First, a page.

Recent column in Enviromental Forum on the renaissance of Medellin, Colombia from the city with the highest murder rate on earth two decades ago to a leader in environmental and social urbanism. To download the article, go to this link: https://files.acrobat.com/…/6c43a82b-e9df-48b2-8fa0-eda799b…
Boston public TV video of public forum at Harvard at the time of publication of "To Uphold the World: A Call for a New Global Ethic from Ancient India," with Amartya Sen and Homi BhaBha (head of the Harvard Humanities Center), sponsored by the Harvard South Asia Initiative. What can ancient Indian thinkers Ashoka and Kautilya tell us about how to think about the dilemmas of globalization in the 21st Century? What are the ethical limits to use of force and to prioritizing the economy? What kind of global ethic do we need for a globalized world? Amartya Sen talks in the first 12:34 minutes, minute 12:34 to 41:48 is my talk, then 25 minutes or so of questions and discussion with the audience, Amartya Sen, Homi Bhabha and myself.
A review/interview from several years ago in the Indian magazine "Verve" on "Iconic India" (together with two other authors), and what we can learn from ancient India......(just click on one of the images to access the article....)
The United Nations Green Climate Fund is a critical element in the upcoming Paris climate negotiations. It is supposed to provide funds from richer industrialized nations to developing countries and emerging economies to subsidize climate change mitigation and adaptation. But because of pressures from various governments, it risks supporting projects that not only do not contribute to reducing Greenhouse Gas emissions, but may even subsidize new GHG emission sources such as coal fired electric plants. Scandalous!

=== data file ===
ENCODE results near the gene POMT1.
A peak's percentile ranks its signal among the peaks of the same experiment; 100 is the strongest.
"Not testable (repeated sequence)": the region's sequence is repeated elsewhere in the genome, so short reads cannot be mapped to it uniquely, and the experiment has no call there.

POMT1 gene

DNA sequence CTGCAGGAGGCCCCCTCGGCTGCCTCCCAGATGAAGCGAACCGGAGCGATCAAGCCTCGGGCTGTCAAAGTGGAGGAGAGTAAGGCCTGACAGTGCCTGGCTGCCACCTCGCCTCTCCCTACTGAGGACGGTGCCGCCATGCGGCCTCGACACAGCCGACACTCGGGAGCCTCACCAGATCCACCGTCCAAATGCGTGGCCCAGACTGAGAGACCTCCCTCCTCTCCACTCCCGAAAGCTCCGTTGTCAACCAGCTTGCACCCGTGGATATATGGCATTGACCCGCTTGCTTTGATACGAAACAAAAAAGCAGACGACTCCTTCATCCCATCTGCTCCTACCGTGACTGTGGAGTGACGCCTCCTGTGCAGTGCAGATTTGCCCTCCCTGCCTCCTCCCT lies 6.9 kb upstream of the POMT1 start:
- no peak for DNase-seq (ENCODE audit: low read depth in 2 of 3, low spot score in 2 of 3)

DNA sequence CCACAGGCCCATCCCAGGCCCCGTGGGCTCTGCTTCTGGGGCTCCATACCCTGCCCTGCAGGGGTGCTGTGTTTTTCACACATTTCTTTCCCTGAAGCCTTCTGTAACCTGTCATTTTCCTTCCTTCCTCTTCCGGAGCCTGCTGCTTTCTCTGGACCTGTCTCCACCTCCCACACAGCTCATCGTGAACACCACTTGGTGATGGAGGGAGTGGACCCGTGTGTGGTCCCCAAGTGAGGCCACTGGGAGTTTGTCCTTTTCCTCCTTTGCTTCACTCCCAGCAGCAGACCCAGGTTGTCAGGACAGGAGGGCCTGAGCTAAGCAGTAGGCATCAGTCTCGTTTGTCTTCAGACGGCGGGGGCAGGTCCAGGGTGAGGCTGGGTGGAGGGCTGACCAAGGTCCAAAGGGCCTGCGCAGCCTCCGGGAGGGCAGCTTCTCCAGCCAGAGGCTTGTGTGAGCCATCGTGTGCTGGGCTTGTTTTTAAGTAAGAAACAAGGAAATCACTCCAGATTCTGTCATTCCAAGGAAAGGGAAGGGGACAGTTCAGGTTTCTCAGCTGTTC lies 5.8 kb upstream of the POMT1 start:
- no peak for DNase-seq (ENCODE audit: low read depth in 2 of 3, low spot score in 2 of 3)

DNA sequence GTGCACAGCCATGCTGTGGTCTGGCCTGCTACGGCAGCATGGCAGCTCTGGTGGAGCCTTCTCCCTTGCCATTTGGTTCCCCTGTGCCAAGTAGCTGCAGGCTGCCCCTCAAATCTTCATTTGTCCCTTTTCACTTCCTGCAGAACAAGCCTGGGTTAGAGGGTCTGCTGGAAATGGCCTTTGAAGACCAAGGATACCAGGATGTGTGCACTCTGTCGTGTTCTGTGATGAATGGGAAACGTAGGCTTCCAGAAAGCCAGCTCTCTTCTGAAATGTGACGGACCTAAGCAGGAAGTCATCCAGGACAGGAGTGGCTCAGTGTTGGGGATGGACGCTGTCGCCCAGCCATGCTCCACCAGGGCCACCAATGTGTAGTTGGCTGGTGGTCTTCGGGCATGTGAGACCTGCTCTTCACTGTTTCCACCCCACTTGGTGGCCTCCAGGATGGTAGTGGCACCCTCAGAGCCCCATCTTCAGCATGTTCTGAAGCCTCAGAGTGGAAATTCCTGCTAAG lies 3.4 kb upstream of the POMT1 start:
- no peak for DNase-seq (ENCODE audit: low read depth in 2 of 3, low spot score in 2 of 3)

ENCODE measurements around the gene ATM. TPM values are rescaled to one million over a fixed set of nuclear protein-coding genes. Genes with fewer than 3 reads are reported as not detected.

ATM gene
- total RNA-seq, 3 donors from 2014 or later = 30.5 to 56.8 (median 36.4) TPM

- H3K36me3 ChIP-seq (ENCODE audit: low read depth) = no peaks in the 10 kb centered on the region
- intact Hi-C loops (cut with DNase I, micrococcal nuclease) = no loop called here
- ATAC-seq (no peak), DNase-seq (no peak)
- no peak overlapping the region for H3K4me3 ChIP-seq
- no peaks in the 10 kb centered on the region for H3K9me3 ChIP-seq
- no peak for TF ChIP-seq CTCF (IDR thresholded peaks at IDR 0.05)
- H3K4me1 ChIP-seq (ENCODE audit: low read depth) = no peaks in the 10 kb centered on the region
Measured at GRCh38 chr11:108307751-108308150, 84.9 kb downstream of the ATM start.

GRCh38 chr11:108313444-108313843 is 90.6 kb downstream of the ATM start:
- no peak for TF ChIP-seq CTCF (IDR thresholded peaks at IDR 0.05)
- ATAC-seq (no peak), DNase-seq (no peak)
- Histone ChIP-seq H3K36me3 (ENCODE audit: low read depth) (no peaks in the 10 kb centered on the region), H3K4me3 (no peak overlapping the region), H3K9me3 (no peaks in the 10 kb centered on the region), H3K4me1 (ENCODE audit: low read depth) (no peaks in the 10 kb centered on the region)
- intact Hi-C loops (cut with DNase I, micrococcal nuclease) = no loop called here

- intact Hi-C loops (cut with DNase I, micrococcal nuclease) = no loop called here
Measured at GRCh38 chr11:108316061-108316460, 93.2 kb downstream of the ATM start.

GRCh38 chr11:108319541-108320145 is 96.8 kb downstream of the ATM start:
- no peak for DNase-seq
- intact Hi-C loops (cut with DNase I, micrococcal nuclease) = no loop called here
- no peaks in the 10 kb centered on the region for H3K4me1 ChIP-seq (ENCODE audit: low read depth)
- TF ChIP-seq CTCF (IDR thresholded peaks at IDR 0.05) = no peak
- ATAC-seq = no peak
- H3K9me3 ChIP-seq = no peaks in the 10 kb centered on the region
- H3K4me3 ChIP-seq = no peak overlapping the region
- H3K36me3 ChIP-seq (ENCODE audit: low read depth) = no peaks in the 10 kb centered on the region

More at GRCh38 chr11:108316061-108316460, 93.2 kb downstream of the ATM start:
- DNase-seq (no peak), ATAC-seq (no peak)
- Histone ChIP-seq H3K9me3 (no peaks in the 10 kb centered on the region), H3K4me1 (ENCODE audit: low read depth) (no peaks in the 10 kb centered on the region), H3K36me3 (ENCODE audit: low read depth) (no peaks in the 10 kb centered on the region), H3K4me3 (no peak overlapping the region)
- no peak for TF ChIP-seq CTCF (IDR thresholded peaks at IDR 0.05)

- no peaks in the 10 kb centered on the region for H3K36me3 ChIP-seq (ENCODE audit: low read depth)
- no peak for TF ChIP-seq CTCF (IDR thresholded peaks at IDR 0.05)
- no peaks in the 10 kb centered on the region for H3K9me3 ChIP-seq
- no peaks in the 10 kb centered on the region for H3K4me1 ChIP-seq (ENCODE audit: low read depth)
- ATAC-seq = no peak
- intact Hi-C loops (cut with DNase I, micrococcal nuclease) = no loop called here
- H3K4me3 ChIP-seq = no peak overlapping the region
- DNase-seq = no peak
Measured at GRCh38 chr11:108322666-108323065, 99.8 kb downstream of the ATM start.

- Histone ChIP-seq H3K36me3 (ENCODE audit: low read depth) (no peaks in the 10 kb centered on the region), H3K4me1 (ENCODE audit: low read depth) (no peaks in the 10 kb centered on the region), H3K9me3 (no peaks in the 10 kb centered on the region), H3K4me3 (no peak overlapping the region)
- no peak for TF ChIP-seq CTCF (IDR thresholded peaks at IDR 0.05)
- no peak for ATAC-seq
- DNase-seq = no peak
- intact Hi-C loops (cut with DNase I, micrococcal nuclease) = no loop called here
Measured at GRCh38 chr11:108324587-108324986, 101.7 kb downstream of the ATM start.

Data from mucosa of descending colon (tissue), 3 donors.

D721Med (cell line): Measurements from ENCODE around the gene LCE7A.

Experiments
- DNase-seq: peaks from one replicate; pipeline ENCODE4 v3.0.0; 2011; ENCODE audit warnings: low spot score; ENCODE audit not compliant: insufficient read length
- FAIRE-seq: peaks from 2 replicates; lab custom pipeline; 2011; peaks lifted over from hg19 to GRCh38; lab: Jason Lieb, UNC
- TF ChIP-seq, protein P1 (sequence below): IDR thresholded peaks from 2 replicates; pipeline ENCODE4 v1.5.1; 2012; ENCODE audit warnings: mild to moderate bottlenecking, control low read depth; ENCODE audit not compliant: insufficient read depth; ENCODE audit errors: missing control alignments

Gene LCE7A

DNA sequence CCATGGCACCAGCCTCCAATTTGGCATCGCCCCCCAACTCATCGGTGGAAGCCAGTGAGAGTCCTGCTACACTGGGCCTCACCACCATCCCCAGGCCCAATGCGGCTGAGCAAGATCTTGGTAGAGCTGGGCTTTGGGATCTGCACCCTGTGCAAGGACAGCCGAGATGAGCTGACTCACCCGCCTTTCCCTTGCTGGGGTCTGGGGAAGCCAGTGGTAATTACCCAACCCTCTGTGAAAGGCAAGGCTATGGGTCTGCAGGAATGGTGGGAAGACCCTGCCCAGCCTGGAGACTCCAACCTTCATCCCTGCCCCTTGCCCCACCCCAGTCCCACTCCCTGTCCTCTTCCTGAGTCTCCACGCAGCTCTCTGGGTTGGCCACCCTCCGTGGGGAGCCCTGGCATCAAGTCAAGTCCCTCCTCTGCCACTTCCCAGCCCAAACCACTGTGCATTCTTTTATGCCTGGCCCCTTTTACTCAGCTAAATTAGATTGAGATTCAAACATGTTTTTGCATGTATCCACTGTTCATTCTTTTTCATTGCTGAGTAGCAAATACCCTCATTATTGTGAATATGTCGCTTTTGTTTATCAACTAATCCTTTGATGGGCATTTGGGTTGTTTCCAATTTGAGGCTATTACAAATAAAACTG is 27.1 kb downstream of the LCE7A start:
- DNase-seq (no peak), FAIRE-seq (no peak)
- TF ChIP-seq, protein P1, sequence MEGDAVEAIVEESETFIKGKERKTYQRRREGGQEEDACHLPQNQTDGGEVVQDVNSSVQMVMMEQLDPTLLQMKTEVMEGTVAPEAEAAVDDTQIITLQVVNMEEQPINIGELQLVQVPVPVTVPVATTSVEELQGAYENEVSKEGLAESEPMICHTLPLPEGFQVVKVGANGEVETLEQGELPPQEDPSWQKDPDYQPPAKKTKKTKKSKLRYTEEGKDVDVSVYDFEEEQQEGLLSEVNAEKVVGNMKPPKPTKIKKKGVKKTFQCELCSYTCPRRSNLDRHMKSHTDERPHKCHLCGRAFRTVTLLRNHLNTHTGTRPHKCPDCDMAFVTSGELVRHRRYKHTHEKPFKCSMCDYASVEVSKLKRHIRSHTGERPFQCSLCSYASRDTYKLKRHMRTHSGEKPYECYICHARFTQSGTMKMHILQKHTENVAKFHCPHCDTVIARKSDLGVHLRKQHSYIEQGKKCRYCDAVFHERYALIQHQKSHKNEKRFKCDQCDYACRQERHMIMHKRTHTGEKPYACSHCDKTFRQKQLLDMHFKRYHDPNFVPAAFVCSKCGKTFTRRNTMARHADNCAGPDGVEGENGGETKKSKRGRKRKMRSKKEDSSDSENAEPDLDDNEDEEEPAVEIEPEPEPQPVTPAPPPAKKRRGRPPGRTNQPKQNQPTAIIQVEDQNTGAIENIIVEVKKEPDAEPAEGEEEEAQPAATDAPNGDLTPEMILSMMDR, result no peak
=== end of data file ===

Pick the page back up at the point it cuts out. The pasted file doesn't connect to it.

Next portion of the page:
to download the article go to: https://files.acrobat.com/…/3432d482-9d06-4a10-9455-2fab95e…
Two recent columns from Environmental Forum, the policy journal of the Environmental Law Institute. The first reviews ongoing, controversial World Bank efforts to weaken its environmental and social safeguard policies, spurred in significant part by anxiety over
losing relevance from competition with new public lending agencies, for example the Chinese Asia Infrastructure Investment Bank and the New Development Bank ('BRICs bank'). The second piece, on the United Nations Green Climate Fund, is posted in a separate post to follow....
to download the article: https://files.acrobat.com/…/368a06c0-315b-429b-b575-1740cbb…
Foreclosing the Future cited in excellent London Guardian article February 19 on the ongoing weakening of World Bank environmental and social polices--
"Foreclosing the Future" San Francisco Bay Area Book Events November 5 and November 6: At the Sierra Club, 85 Second Street, San Francisco, 2nd Floor, Wed. Nov. 5, 5:30 p.m., and at the David Brower Center, Tamalpais Room, 2150 Allston Way, Berkeley, at 6 pm.
Lively Panel Discussion at the World Bank last week on "Foreclosing the Future," with Steve Lintner (far left), former WB Senior Technical Adviser on environmental and social safeguard issues, myself, Charles Di Leva, Chief Counsel, World Bank, Environmental and International Law, and Werner Kiene, former Chairman of the World Bank Independent Inspection Panel. Followed by a book signing, courtesy World Bank Info (book) Shop!